Pubished by the National Sexual Violence Resource Center at http://www.nsvrc.org/blogs/saam/sex-wise-parents-can-raise-sexually-safer-and-healthier-kids
If I ever doubted the number of people who were sexually abused as a child, my current work promoting my book, The Sex-Wise Parent has brought me right back to sad reality. I have yet to leave an event without at least one survivor sharing their story. Many have a lesson that I feel compelled to share and last week’s lesson was about the double edged sword of forgiveness.
After one event a woman approached me to speak. I had noticed her in the crowd; the entire time I while I had been speaking, she the maintained steady eye contact, often nodding in agreement with my statements.
She thanked me for my voice on the topic of sex abuse prevention, and shared that she had been victimized as a young child. Her parents moved her family far from their family of origin and sent her back every summer for an extended visit with her relatives.
Between the ages of 6 to 12 a member of her summer household raped her at his convenience. She quietly and calmly described her terror of using the bathroom or bathing, because she knew that being undressed made her more vulnerable. She had no one to tell in her summer home, and no words to tell her parents when she returned home.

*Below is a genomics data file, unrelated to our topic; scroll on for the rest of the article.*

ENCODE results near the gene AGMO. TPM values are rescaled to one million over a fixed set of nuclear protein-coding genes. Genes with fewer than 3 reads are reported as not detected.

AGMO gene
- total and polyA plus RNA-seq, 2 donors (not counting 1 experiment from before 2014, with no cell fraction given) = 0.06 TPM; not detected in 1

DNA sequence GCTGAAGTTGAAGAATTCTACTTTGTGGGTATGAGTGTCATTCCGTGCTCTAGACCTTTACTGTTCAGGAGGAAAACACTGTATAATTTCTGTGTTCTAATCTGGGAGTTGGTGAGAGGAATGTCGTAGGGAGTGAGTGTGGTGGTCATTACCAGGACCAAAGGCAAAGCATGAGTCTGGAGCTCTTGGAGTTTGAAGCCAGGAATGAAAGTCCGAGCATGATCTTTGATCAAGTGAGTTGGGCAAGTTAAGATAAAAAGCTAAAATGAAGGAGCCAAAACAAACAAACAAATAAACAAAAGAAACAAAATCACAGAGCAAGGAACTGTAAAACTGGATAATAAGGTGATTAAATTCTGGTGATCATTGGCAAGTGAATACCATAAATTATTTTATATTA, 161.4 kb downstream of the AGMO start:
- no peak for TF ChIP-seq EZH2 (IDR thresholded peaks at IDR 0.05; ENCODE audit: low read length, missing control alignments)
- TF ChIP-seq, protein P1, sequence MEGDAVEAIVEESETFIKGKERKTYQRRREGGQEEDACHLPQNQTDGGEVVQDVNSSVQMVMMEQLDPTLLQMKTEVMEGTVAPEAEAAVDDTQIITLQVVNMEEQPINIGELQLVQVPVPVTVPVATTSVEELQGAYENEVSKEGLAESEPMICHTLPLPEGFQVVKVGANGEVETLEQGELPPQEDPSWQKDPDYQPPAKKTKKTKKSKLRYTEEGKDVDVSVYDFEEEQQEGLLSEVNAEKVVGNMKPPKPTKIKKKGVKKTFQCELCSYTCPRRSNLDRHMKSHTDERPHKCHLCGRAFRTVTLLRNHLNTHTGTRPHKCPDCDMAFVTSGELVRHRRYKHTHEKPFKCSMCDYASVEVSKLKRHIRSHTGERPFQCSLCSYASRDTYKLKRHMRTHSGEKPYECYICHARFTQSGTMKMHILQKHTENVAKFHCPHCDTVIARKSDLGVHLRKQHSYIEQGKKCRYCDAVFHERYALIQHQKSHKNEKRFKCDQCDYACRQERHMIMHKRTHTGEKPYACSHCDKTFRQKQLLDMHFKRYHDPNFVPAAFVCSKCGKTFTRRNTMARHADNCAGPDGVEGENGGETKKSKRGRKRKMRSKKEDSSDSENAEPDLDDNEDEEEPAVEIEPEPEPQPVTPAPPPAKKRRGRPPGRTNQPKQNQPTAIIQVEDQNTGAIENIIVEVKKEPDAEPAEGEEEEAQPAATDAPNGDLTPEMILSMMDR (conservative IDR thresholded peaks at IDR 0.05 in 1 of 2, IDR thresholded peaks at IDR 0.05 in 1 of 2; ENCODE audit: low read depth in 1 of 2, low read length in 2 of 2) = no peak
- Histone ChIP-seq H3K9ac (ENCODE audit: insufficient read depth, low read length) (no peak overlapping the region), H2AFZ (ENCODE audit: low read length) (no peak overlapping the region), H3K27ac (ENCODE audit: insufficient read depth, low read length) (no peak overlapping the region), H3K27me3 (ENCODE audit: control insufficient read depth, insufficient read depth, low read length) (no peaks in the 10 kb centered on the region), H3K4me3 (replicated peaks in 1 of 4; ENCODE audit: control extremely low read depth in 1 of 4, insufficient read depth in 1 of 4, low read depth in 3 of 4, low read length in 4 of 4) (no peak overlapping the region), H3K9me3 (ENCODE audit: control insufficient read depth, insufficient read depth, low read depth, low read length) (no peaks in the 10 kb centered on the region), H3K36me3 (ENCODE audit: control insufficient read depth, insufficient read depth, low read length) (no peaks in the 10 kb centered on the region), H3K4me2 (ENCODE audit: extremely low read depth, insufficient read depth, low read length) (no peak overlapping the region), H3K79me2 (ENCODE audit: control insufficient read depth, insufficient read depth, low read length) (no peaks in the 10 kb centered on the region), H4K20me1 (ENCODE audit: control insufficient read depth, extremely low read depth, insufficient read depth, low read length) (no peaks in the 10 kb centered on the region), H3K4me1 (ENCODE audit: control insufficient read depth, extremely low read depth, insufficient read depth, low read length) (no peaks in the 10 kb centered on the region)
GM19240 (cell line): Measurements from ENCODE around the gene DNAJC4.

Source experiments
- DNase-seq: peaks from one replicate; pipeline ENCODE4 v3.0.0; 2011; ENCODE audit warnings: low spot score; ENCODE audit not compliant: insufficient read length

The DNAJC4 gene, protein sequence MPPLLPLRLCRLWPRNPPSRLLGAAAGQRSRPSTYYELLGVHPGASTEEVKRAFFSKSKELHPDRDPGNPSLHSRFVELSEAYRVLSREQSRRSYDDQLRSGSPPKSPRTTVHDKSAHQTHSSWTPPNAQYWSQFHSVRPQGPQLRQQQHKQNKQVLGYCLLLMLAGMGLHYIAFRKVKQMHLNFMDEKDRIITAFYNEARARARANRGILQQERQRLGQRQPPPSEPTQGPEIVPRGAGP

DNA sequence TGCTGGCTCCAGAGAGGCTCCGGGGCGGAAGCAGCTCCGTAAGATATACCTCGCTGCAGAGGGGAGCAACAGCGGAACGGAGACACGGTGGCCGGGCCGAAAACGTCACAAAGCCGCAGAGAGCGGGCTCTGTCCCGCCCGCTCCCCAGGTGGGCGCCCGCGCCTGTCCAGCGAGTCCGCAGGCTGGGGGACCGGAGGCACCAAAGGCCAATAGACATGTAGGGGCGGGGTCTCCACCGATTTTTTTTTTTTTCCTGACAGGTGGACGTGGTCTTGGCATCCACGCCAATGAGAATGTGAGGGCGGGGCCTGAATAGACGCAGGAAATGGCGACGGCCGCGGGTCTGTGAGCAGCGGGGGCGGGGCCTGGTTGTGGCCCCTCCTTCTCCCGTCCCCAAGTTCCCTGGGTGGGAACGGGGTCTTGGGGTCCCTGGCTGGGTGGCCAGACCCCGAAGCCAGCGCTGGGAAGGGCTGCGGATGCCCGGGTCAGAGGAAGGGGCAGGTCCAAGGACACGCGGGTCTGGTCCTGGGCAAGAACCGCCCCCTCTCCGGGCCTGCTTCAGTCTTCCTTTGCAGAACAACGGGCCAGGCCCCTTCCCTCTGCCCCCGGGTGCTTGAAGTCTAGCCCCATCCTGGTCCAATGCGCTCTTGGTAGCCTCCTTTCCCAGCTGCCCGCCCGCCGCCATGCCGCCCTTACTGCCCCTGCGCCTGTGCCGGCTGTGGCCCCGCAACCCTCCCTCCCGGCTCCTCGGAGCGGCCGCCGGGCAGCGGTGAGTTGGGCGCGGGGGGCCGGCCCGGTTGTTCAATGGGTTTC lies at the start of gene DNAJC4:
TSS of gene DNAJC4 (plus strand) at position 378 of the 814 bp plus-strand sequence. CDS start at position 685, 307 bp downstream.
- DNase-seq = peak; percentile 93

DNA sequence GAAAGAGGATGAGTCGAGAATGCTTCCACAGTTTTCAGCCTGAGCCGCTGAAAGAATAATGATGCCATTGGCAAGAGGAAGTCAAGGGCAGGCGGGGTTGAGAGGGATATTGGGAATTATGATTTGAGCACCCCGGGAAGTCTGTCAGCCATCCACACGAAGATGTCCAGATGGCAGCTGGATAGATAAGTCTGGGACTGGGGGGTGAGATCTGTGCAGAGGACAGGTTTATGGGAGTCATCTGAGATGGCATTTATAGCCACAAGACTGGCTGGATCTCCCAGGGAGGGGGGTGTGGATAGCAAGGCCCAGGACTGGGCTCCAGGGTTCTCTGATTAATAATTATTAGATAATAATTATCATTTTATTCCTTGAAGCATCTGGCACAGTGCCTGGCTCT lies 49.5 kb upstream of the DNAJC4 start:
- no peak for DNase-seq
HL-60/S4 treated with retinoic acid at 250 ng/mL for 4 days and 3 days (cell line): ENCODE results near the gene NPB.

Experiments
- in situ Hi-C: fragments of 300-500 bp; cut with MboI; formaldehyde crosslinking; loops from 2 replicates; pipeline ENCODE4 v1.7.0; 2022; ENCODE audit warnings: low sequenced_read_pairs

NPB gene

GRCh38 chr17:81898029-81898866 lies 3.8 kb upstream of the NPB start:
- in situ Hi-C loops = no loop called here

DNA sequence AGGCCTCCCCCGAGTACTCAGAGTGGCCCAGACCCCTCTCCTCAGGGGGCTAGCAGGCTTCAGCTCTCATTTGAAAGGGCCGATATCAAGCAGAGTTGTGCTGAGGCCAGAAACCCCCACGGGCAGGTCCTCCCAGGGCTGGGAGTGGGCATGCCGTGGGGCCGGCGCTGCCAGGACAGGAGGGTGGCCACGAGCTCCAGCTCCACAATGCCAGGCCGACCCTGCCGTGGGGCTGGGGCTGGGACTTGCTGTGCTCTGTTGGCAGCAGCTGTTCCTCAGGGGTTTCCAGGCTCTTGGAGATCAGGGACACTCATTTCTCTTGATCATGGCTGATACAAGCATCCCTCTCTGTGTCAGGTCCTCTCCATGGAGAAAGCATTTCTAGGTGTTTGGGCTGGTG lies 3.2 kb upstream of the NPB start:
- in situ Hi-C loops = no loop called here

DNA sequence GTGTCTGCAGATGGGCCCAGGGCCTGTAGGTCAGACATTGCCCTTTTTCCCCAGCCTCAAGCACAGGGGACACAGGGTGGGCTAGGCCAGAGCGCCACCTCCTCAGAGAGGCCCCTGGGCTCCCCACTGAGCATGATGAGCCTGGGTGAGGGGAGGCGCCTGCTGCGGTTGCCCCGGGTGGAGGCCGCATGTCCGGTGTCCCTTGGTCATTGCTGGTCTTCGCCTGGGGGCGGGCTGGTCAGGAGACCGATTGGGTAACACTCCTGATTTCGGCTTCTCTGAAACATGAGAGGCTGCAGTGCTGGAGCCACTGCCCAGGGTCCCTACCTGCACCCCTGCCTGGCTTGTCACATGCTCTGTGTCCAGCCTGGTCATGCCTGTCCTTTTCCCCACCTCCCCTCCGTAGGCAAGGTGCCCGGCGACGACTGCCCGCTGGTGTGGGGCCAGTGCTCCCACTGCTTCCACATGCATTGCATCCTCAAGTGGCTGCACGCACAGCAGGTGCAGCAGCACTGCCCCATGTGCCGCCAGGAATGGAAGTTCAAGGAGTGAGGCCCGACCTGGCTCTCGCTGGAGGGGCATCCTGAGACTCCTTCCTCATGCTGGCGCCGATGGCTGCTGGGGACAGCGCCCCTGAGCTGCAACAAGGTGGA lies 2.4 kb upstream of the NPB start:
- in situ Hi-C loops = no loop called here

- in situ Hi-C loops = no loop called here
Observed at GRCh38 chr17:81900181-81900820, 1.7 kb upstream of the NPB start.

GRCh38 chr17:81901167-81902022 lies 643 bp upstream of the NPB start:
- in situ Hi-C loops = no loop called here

The abuse ended decades ago when the rapist got old enough to leave the household. My informant shared that she was much loved by her parents and found solace in her religion. She shared that through grace and hard work with a therapist she forgave the abuser and went on with her life. She told me that if they were both at the same family event, no one would know what he’d done to her. She seemed calm and at peace with her ability to move on and maintain the peace within her extended family.
Until I asked how she knew that other children were safe.
She was taken off guard by my question, thought for a minute then replied that he only did it to her. I tried to be gentle with my reminder that most predators have multiple victims and she just said “no, no.”
It is highly unlikely that I will ever see this woman again and I don’t know the decision she will make, but I hope she was able to take some steps to make sure a predator is not terrorizing children. If this were your friend, would you ask them to trade their family’s peace for the potential of saving a child?
A few weeks ago I heard Sherri Sheppard, one of the hosts on The View, wondering out loud what to tell her very young son who had apparently just discovered that rubbing lotion on his genitals felt good.